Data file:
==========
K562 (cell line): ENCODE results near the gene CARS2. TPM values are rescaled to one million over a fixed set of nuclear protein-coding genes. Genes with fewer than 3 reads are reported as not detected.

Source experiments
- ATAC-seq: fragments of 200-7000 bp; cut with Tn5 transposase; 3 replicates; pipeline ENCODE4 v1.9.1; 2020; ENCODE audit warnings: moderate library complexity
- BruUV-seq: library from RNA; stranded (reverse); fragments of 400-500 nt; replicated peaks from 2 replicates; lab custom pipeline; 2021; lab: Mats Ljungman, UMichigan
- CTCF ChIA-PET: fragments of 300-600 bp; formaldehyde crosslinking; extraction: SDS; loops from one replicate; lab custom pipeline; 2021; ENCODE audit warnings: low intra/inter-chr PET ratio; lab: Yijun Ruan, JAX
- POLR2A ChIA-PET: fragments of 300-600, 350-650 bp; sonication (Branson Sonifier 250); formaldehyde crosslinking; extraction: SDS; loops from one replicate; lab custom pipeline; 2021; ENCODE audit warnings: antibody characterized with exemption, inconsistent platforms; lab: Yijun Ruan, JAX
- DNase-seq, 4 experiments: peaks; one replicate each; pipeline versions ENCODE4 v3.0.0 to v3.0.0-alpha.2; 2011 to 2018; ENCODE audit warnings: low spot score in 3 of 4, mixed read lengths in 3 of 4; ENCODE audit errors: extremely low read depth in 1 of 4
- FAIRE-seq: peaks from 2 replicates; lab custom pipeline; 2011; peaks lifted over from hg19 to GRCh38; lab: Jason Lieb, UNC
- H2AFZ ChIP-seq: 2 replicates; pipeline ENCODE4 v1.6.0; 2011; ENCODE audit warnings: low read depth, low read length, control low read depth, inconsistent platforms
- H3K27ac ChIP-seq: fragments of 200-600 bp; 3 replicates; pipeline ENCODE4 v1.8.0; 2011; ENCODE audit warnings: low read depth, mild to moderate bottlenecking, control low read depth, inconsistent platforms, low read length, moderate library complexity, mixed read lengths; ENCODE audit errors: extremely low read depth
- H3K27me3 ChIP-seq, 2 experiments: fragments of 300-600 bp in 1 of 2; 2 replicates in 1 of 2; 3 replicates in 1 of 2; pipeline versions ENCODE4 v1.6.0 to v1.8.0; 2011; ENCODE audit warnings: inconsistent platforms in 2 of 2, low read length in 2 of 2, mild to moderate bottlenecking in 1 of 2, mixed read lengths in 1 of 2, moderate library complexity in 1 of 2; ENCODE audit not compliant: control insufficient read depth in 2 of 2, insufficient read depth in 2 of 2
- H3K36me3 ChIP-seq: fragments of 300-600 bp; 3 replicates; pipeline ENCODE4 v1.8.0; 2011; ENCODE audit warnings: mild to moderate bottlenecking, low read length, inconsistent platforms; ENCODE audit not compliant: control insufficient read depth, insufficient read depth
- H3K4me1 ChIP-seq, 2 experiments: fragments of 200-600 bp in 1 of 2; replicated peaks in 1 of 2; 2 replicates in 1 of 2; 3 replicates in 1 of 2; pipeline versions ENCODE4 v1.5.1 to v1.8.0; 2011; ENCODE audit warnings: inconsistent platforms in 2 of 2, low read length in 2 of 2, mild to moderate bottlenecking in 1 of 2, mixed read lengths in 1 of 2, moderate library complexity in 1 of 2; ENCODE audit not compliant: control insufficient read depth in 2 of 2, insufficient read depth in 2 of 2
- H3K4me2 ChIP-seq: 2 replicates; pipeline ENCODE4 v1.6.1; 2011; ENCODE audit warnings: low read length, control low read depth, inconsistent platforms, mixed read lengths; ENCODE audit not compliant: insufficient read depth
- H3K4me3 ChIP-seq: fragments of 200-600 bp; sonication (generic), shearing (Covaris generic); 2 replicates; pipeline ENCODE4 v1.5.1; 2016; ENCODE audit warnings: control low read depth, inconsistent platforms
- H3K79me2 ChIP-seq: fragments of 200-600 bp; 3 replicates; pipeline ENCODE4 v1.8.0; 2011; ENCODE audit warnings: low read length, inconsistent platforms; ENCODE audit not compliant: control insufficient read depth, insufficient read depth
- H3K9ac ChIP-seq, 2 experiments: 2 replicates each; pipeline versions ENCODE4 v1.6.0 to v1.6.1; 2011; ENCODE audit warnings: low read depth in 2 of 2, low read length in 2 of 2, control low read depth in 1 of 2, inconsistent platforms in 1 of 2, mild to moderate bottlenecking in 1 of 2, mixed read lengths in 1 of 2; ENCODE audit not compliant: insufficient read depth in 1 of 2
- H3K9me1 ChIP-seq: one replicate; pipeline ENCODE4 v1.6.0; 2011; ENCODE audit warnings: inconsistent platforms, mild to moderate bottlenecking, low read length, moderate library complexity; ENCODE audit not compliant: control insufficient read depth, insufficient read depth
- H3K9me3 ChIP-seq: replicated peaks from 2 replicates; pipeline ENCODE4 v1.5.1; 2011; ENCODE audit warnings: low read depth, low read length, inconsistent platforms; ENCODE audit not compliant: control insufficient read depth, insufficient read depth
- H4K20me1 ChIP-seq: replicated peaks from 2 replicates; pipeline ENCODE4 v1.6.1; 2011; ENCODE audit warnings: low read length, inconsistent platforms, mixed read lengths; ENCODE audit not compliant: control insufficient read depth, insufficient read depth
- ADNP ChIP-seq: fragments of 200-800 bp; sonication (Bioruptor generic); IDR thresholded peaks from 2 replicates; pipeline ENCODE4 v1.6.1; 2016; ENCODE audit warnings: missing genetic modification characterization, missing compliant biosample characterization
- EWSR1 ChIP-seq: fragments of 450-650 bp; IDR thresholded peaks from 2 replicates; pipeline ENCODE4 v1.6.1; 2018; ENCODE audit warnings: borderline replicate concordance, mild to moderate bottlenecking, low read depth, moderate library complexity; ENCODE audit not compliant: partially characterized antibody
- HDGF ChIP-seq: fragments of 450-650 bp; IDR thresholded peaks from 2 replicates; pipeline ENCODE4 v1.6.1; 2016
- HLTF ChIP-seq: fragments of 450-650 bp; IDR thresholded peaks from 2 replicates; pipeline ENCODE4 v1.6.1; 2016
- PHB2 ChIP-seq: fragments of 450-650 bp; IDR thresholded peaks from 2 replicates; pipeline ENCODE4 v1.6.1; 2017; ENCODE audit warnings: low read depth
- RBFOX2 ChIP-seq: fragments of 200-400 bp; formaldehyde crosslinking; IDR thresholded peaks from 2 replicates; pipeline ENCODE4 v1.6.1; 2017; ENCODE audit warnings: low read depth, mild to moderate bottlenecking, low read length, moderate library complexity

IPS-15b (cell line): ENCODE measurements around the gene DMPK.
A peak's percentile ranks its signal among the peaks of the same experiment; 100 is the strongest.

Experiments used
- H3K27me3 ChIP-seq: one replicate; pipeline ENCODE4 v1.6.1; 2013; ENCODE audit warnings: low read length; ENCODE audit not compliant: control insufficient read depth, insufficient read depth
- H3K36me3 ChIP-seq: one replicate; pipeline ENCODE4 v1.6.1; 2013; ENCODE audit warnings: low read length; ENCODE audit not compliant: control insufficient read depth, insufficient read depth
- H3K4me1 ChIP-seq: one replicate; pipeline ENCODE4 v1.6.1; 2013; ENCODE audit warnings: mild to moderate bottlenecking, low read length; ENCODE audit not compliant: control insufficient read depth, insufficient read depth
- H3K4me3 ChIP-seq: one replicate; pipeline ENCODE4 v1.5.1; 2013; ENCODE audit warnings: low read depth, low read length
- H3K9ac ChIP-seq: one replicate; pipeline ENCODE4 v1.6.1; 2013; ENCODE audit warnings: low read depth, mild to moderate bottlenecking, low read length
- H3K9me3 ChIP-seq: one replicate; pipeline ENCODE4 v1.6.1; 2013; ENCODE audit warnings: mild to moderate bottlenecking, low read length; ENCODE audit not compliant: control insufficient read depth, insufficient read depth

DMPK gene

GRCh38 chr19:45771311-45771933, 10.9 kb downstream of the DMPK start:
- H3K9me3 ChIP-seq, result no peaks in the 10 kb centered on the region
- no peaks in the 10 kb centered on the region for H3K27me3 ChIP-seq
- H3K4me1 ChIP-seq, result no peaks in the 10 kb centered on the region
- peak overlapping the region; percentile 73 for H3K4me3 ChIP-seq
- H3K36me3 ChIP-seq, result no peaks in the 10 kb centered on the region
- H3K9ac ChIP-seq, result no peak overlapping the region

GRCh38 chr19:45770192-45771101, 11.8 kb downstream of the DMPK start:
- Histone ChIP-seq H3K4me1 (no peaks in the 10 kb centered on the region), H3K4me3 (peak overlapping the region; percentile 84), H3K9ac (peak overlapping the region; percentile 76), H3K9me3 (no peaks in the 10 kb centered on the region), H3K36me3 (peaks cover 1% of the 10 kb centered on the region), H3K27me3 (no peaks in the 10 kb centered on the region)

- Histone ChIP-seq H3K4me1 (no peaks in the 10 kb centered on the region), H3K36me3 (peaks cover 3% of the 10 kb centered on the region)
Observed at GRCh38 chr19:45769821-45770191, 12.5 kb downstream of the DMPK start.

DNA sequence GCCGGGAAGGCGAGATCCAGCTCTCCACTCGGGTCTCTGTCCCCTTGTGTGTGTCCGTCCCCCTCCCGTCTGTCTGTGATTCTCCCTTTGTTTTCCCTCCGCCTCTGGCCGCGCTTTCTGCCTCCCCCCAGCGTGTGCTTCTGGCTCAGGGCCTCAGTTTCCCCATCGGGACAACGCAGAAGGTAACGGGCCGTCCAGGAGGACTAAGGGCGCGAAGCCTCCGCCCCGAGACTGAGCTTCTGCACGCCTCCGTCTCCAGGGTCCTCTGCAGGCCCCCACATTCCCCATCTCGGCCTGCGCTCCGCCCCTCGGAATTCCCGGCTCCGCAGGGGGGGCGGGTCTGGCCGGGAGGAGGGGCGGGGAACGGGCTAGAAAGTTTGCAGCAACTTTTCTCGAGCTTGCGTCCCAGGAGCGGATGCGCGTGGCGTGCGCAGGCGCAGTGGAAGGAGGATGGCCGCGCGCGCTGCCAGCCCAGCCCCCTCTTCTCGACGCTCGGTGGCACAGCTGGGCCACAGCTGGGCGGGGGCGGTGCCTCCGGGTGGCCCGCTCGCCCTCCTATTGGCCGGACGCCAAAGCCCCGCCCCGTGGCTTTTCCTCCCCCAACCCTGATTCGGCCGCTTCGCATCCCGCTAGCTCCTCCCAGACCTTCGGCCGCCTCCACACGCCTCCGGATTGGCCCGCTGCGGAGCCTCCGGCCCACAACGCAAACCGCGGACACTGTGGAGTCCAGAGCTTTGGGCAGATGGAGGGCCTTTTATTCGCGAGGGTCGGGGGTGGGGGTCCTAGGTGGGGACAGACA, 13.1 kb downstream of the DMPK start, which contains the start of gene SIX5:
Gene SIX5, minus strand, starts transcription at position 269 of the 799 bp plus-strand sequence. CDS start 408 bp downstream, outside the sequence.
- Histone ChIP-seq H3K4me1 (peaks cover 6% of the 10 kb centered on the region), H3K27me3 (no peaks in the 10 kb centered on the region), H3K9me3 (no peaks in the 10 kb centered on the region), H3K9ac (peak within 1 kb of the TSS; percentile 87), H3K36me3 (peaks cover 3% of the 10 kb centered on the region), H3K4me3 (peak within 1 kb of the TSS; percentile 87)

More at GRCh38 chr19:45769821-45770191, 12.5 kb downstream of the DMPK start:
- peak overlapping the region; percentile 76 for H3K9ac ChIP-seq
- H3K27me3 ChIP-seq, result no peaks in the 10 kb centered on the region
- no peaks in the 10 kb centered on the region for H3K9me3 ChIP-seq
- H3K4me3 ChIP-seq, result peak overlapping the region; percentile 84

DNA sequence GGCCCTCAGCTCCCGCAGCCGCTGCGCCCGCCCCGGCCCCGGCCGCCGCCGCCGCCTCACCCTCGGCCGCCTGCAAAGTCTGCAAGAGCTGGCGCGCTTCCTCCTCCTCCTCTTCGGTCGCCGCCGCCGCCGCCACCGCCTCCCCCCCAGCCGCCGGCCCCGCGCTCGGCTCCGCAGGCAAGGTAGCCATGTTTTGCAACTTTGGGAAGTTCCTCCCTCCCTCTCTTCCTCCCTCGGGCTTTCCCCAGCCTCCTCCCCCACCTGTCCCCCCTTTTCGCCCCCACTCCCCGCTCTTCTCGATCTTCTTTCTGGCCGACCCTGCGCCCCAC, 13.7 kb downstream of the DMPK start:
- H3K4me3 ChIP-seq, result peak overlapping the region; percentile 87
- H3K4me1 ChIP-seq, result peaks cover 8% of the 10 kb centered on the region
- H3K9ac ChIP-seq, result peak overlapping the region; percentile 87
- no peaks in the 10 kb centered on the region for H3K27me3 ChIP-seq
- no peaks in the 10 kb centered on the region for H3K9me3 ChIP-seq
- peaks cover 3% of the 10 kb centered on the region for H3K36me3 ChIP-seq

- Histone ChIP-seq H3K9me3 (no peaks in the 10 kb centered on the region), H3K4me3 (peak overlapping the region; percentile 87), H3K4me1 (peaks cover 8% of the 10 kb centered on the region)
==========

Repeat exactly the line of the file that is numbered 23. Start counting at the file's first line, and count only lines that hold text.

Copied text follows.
- HDGF ChIP-seq: fragments of 450-650 bp; IDR thresholded peaks from 2 replicates; pipeline ENCODE4 v1.6.1; 2016